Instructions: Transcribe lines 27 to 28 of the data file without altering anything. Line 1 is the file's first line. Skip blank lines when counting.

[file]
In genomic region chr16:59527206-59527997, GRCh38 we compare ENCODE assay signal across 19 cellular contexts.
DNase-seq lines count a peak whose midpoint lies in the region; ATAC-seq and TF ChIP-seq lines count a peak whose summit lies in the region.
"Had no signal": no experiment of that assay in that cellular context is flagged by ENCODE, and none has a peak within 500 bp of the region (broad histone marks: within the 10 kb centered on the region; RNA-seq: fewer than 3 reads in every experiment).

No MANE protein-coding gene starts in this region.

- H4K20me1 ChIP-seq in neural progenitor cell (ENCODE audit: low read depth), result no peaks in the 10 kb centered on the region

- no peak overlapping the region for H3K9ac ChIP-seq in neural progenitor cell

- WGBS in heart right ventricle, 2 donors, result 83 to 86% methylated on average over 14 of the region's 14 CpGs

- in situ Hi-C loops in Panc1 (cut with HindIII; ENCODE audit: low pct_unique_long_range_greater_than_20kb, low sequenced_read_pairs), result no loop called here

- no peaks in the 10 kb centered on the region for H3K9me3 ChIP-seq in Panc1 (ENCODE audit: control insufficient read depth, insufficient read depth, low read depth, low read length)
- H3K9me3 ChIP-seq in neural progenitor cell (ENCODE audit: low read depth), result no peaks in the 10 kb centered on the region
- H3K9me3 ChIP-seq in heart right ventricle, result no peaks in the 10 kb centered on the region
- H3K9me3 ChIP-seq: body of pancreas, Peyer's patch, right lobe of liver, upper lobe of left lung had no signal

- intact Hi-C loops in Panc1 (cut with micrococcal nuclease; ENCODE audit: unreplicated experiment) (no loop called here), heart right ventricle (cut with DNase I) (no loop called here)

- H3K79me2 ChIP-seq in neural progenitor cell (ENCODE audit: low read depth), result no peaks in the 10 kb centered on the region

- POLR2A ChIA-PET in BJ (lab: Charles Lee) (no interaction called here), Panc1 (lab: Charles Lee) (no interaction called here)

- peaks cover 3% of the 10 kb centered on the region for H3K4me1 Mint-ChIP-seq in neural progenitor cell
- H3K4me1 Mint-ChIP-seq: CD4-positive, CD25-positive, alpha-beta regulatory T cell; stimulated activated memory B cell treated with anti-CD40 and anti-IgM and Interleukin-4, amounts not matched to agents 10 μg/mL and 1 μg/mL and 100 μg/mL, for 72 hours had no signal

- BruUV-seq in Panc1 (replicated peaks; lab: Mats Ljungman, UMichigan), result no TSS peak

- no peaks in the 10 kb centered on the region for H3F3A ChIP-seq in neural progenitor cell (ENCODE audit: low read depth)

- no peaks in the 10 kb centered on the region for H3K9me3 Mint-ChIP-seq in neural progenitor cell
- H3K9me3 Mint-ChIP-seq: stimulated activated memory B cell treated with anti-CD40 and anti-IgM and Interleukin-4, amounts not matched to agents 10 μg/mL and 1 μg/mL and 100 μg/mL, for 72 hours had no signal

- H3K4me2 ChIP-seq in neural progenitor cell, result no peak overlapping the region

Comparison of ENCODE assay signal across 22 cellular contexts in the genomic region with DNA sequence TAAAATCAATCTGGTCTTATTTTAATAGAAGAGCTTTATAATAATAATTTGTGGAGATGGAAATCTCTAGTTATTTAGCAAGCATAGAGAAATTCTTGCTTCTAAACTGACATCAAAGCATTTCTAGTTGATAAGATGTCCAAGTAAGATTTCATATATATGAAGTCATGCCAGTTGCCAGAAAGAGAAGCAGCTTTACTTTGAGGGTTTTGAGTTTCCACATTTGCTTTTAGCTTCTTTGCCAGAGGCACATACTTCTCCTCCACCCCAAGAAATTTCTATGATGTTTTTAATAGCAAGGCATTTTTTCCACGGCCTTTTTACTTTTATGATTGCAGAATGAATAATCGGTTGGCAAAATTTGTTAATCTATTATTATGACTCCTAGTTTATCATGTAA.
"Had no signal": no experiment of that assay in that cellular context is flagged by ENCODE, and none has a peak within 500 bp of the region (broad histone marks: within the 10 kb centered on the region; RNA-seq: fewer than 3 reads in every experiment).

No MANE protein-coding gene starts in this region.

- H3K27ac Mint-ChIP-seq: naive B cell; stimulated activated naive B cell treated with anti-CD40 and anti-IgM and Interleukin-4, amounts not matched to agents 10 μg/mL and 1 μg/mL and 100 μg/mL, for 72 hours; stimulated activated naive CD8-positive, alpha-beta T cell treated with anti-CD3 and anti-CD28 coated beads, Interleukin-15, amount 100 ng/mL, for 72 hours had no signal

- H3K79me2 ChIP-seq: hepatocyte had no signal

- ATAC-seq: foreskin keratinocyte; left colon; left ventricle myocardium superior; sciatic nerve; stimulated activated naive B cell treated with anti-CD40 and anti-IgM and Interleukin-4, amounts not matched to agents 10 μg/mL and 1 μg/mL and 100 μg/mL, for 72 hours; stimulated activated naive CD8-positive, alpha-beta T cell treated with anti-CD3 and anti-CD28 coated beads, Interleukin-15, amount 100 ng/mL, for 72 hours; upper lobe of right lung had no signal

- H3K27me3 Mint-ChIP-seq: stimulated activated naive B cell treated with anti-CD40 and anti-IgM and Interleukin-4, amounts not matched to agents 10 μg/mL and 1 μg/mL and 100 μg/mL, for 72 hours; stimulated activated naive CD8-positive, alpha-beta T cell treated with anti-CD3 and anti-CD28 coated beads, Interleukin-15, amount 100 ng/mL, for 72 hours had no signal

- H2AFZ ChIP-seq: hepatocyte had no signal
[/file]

- H3K79me2 ChIP-seq: hepatocyte had no signal

- ATAC-seq: foreskin keratinocyte; left colon; left ventricle myocardium superior; sciatic nerve; stimulated activated naive B cell treated with anti-CD40 and anti-IgM and Interleukin-4, amounts not matched to agents 10 μg/mL and 1 μg/mL and 100 μg/mL, for 72 hours; stimulated activated naive CD8-positive, alpha-beta T cell treated with anti-CD3 and anti-CD28 coated beads, Interleukin-15, amount 100 ng/mL, for 72 hours; upper lobe of right lung had no signal